HP48g - Arithmetic Rounding querry


I am sure there is a reason for this explained somewhere in the manual, but I am hoping that someone knows the answer off the top of their head. As an example,why is it that I get the following - equating:
'5/3' (or 3, 'SPC', 5, /) = 1.66666666667 (which gives me '5/3' if i put it back as a fraction.

But if I do '5*(1/3)' (or 5,'SPC', 3, '1/x', x) = 1.66666666666 (which gives me '62500000003/37500000002' as a fraction; which is of course the exact solution of the 1.66...6 solution).

How do I prevent getting the second answer?(other than just by entering the equation in using the first method). Reason that I ask is that during exams I don't want to have to be always worrying about what format I should be entering the problem (so as to not get a large fraction as above.) I am supposing that there is a setting that I may need to change. Can anyone point me in the right direction here? Thanks


My 48 ran out of batteries but my 49 suggests that using ->QPi (where Pi is the greek letter) should help.

Or if you have a connection cable you should try: QPI from hpcalc.org


Edited: 7 Nov 2005, 9:04 a.m.


I would hazzard a guess that it is to do with the order that the expression is calculated.

5 * (1 / 3) = 5 * (0.333333333....) = 1.666666666666......5 and rounded 1.666666666666....6

5 / 3 = 1.666666666666666666666.........6 and rounded 1.6666666666666666...7

You can replicate this problem with any calculator.

Edited: 7 Nov 2005, 11:37 a.m.


That would have been my guess as well. But my 12C Platinum calculates 1.666666667 either way.


Yeah my Casio gives the me correct fraction regardless of how I enter it......

What confuses me again is this:
'2/3' = 0.666666666667 (which in turn gives me '2/3' as a fraction.

But if I do '2(1/3)' = 0.6666666666666 - this gives me '2/3' as a fraction.

Can anyone figure out the inconsistency from this and the initial problem I mentioned?

Edited: 7 Nov 2005, 3:48 p.m.


That would have been my guess as well. But my 12C Platinum calculates 1.666666667 either way.

It depends on the rounding. 0.33...333 * 5 is 1.66...665. This is one digit too much, so the final 5 has to be either truncated or rounded. ...665 is right between ...660 and ...670, and there are different methods in use. Half-up always rounds 5 up, and so the result is ...67. Half-even (sometimes called banker's rounding) rounds fives to the nearest even digit, which in this case is 6.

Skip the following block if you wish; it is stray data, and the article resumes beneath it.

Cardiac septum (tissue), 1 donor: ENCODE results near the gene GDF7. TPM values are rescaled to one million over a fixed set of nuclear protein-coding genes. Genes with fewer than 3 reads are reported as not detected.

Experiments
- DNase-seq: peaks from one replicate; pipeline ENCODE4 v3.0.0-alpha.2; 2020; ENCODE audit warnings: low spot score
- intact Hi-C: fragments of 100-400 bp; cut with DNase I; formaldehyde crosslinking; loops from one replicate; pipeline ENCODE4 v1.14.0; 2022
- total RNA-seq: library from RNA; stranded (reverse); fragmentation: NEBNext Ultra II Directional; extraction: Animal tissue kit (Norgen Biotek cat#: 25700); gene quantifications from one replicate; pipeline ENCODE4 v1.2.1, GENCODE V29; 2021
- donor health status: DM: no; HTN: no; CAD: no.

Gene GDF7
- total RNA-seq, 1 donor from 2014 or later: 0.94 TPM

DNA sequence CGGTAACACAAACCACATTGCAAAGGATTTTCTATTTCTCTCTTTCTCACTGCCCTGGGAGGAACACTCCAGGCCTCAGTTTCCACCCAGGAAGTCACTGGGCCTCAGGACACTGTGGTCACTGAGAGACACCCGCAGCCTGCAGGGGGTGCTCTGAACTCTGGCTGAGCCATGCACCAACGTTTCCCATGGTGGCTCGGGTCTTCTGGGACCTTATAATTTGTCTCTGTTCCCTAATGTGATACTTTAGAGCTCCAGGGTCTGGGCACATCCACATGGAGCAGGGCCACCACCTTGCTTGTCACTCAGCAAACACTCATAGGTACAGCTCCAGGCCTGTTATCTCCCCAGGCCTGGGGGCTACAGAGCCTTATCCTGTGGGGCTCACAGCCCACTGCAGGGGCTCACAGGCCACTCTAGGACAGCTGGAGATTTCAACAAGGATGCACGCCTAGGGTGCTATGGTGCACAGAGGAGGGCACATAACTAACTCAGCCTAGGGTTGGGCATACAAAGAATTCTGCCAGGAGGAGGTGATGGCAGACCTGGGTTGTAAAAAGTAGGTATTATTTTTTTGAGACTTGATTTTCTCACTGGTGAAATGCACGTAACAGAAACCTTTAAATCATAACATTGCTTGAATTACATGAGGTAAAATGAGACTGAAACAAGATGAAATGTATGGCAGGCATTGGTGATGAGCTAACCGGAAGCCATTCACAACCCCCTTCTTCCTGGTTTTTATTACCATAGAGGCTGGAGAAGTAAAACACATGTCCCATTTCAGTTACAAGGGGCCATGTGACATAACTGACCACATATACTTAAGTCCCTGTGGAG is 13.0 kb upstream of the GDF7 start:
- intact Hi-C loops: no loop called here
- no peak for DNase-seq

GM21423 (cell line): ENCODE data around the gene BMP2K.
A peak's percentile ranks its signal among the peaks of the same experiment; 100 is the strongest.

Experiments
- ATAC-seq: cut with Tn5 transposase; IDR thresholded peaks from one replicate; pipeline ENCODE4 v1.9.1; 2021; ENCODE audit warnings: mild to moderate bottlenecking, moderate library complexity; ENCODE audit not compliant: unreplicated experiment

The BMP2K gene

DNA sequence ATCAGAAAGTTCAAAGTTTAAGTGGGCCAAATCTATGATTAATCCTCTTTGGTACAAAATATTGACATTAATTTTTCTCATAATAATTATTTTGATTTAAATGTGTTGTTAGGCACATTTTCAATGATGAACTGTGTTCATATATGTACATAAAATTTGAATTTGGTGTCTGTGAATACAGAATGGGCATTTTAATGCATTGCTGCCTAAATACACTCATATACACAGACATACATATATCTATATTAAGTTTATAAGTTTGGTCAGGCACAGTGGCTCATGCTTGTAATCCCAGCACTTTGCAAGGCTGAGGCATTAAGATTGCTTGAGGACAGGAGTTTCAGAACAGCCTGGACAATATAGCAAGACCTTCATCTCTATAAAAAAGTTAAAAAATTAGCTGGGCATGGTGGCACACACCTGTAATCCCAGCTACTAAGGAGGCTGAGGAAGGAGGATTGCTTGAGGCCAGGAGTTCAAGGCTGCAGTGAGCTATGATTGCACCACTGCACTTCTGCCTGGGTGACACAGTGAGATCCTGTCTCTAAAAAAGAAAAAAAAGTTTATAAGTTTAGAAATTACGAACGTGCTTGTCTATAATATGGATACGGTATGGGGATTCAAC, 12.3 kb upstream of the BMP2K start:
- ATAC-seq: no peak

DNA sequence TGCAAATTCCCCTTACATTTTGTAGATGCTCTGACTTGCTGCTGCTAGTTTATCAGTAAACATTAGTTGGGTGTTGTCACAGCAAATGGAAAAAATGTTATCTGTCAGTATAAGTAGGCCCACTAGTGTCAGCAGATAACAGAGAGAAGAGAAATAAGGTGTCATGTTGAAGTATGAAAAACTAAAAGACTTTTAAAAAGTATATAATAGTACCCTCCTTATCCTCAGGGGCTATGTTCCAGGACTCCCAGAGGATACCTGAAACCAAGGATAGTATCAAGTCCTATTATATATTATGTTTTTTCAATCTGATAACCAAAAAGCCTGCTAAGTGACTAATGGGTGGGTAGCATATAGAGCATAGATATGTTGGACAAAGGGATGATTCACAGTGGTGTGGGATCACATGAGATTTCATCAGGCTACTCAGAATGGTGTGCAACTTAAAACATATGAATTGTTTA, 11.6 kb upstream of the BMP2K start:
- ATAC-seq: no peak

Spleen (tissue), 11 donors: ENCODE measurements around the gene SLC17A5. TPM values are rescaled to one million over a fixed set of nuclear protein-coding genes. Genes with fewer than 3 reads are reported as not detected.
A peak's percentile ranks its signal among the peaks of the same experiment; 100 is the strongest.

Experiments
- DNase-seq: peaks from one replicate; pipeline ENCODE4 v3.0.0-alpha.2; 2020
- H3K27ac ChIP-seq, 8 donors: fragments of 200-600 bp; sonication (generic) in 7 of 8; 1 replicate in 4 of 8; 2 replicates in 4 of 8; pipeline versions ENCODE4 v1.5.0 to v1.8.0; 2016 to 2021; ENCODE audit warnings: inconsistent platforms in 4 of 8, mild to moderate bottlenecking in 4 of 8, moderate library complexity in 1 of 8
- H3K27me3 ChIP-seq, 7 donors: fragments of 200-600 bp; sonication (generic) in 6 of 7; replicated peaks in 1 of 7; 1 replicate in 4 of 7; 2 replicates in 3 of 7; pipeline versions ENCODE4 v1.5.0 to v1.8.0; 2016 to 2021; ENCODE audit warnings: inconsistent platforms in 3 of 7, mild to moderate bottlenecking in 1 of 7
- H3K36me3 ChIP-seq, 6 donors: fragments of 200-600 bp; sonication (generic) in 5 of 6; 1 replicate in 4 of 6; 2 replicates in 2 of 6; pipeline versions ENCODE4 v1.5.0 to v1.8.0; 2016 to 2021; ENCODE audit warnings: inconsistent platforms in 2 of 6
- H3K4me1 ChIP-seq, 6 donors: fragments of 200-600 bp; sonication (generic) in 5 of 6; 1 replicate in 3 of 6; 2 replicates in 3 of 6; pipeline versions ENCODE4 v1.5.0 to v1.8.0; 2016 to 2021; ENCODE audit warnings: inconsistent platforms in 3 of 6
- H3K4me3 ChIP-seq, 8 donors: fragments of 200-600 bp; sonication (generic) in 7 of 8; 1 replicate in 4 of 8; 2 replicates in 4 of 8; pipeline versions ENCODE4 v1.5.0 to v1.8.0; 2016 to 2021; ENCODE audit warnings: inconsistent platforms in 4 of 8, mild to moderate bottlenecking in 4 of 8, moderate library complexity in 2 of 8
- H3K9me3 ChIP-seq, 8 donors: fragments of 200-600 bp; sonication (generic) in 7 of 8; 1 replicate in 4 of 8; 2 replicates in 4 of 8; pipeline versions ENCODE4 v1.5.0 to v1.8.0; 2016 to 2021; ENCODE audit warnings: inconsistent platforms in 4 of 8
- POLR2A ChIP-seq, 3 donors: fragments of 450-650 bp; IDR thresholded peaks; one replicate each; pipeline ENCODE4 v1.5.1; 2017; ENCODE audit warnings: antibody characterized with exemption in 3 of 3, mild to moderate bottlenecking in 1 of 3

The advantage of half-even rounding is that it gives a better statistical distribution of errors, because 5 really is right between 0 and 10, and always rounding up isn't fair.


Hi, Gunnar:

This link features an interesting and worthwhile discussion on rounding, and includes simple code to implement most usual rounding strategies.

Best regards from V.


Thank you, It is very interesting.

I knew about the difference between VBA and Excel, but I was not aware that they had such a mess across their product line, and I had not noticed that Java had a homebrew not-seen-anywhere-else round() function.

Mike Cowlishaw's General Decimal Arithmetic Specification has a list of all the rounding modes you may need when things are actually designed, and not just happens.

This is a superset of the modes described in the IEEE 854 standard, and implemented in the HP 71B.

He has the following note:

The term ‘round to nearest’ is not used because it is ambiguous. round-half-up is the usual round-to-nearest algorithm used in European countries, in international financial dealings, and in the USA for tax calculations. round-half-even is often used for other applications in the USA, where it is usually called ‘round to nearest’ and is sometimes called ‘banker’s rounding’.


Another example of half-even rounding (in Saturn-based HP calculators):

1E12 1 - 2 / gives 500000000000 (rounded up from 499999999999.5)

1E12 3 - 2 / gives 499999999998 (rounded down from 499999999998.5)



I stumbled across the solution to this recently. Just change the display mode to FIX.


Hey thanks for that.....It seems to solve the problem! Genius!

However is there another way of doing this (so you don't have all these decimal places after a whole number for example.(like having just '3' on the stack and not '3.00000000...', depending on what FIX number you set)?

Edited: 7 Nov 2005, 9:24 p.m.

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